|This is Halloween
Author: panneler-san PM
As I heard the house bell ring and the obnoxious giggling of my mother-in-law, Ireland, and the world-weary grumbles of her husband, Scotland, I bid goodbye to March and closed the window. Someone else had died. -Short Story-Rated: Fiction K+ - English - Supernatural/Fantasy - Words: 860 - Reviews: 1 - Favs: 1 - Published: 09-18-12 - Status: Complete - id: 3059134
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This is Halloween
It only happened once a year, but I celebrated it twice in October.
Often I'd considered the possibility that twice was too much, that I should reduce it back to just once, but reason somehow always managed to escape me. If, of course, reason had been there at all. So far it seemed like reason was the furthest thing from my mind.
I jumped. Silence. What had happened? I waited for a noise to go on, to pull an analysis from nothing. Silence. I pushed my chair away from my desk. "Honey?"
The shuffling of the wind through the willow tree was the answer.
I frowned and went away from the desk completely, glancing furtively out of the glassless window, where I had a perfect view of the portal. No one had died in over six minutes. Strange, it was already March, but it felt so cold.
I turned back to the door and called out again. "My dear? Are you outside?"
Finally, it tickled my nostrils – the stench of dinner. It was rancid with smoke and over-cooked purity. I sighed, and from the kitchen, I hear my wife shriek.
"No, no! Out, out, out! Oh, this was supposed to be perfect! What'll London say when he sees this mess I've made?"
Paris had, once again, managed to burn supper. I'd had the feeling all day that it wasn't going to be a good one. I carefully considered pretending nothing had happened and returning to filing, but I knew I had to comfort her. Grudgingly, I wandered past the indoor garden and hopped half-heartedly over the stream that wound through it and arrived in the smoke-filled kitchen.
"Paris," I said.
She turned. "Oh, London! I didn't mean to burn the souls, I promise! Dear, don't be mad! You know, my birthday is in just a few days and I'll be very sad if you become mad at me now!"
I grimaced. "I'm not mad."
She blinked, her large, tear-filled eyes seeming greener than ever. "You are," she insisted, sounding outright terrified.
"I'm not!" I yelled, and regretted it. I sighed and drew her into my arms. "I'm very stressed right now. With work, I mean. I'm not mad. I'm not."
That was easy.
"When are your parents coming over?" I asked.
"When they can," she said evasively.
More than a little frustrated, I said sharply, "Sometime this year, then?"
She didn't pick up on my sarcasm. "Around October. Roughly."
"Roughly?" I snorted. "Yesterday was October."
"On the calendar it says that October will be soon again, though," said Paris. She began cleaning up the kitchen.
I frowned. "Really?"
She nodded. "Really."
I went to the garden. Sure enough, the engravings in the wall next to the stream were a crescent moon and a lotus. October would be soon. I returned to the kitchen. "Okay. What'll we do this October when your parents visit?"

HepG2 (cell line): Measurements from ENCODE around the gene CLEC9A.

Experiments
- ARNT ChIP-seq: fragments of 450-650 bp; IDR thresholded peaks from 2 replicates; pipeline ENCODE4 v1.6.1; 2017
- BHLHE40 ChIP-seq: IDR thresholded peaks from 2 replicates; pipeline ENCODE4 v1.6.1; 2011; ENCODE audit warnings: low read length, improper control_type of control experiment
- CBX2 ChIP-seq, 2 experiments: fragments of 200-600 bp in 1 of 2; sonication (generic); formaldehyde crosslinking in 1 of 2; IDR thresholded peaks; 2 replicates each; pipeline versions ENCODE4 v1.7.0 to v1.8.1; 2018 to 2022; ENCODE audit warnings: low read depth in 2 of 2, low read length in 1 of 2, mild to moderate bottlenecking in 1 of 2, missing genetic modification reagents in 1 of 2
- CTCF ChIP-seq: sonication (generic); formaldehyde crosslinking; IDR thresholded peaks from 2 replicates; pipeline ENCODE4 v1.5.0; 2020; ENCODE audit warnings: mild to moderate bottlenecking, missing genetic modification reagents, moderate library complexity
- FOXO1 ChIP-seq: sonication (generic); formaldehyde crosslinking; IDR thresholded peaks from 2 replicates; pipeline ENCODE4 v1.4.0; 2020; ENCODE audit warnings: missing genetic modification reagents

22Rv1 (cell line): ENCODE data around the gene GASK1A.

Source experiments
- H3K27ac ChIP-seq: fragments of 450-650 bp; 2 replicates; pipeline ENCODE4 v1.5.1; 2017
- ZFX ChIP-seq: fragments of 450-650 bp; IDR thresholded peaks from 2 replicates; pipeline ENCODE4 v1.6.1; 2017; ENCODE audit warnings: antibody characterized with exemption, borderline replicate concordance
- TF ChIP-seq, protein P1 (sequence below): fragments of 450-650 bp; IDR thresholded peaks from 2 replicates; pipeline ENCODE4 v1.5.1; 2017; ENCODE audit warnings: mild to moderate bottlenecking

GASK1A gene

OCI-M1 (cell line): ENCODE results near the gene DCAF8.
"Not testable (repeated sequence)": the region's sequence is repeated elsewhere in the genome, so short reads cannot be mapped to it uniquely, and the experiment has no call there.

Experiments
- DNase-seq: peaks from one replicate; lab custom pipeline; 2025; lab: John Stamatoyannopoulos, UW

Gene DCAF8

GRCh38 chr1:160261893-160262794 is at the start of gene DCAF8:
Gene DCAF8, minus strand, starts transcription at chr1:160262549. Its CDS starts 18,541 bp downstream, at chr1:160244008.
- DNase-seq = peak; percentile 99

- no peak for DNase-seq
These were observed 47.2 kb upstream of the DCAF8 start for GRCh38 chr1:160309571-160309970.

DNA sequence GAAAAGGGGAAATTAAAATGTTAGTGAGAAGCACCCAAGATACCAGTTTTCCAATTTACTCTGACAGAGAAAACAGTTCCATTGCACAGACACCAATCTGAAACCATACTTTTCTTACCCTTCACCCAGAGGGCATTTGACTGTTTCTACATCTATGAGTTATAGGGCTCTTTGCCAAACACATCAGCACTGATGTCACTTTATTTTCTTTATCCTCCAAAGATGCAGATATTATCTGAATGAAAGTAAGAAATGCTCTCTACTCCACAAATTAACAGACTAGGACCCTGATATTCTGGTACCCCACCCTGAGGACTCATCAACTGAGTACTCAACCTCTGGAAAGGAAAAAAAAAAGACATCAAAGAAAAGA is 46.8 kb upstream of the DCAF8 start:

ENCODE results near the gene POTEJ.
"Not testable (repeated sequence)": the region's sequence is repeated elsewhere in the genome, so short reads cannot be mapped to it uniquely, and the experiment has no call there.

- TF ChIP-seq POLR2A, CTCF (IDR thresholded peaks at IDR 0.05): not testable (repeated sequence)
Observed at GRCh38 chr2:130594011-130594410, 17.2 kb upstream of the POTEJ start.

Paris hummed and put her finger to her lips. "Well," she said, "They were in Sixty-two back in December, so they missed Christmas and Halloween. That was the year, you'll remember," she said with a nod, "that December and October got switched at noon."
I realized after a few seconds that she was waiting from me to respond. "I remember." It had only happened ninety years ago.
She smiled. "So maybe we could have a Halloween with them? You know that my dad's birthday is on Halloween, don't you? Let's knock them both out."
"We had Halloween last October," I pointed out.
Paris grabbed my hands. She smiled up at me and I could just tell she wasn't going to let this one go. "London," she said sweetly, "Please? For my parents?"
I said nothing.
"Then," she continued, "For me? It's my dad's birthday on Halloween, but mine is in April, and you know how few years that is away. Say yes,"
I gave up. "We'll have to have two Halloweens this Eon, then," I said. "One for your parents who can't seem to vacation any other time but December, and one for Delhi and Berlin. By the time your parents get here, it'll be their bed time."
She lit up. "Thank you, London!" she cried. "It should be October soon, so I'll go put the girls to bed!" She scurried off, leaving the kitchen and me behind.
I returned to my office, ignoring the calendar in the garden wall, and closed the door. I could tell already that this double celebration of Halloween would turn into a tradition. Paris was slyer than she looked.
I sank into my chair by my desk and glanced out of the window again. There, down the hill by the portal, was a soul. Someone had finally died. I looked at my watch. It had taken twelve minutes for someone on Earth to die. The calendar would change again, but it would still be October any moment.
As I heard the house bell ring and the obnoxious giggling of my mother-in-law, Ireland, and the world-weary grumbles of her husband, Scotland, I bid goodbye to March and closed the window.
Someone else had died.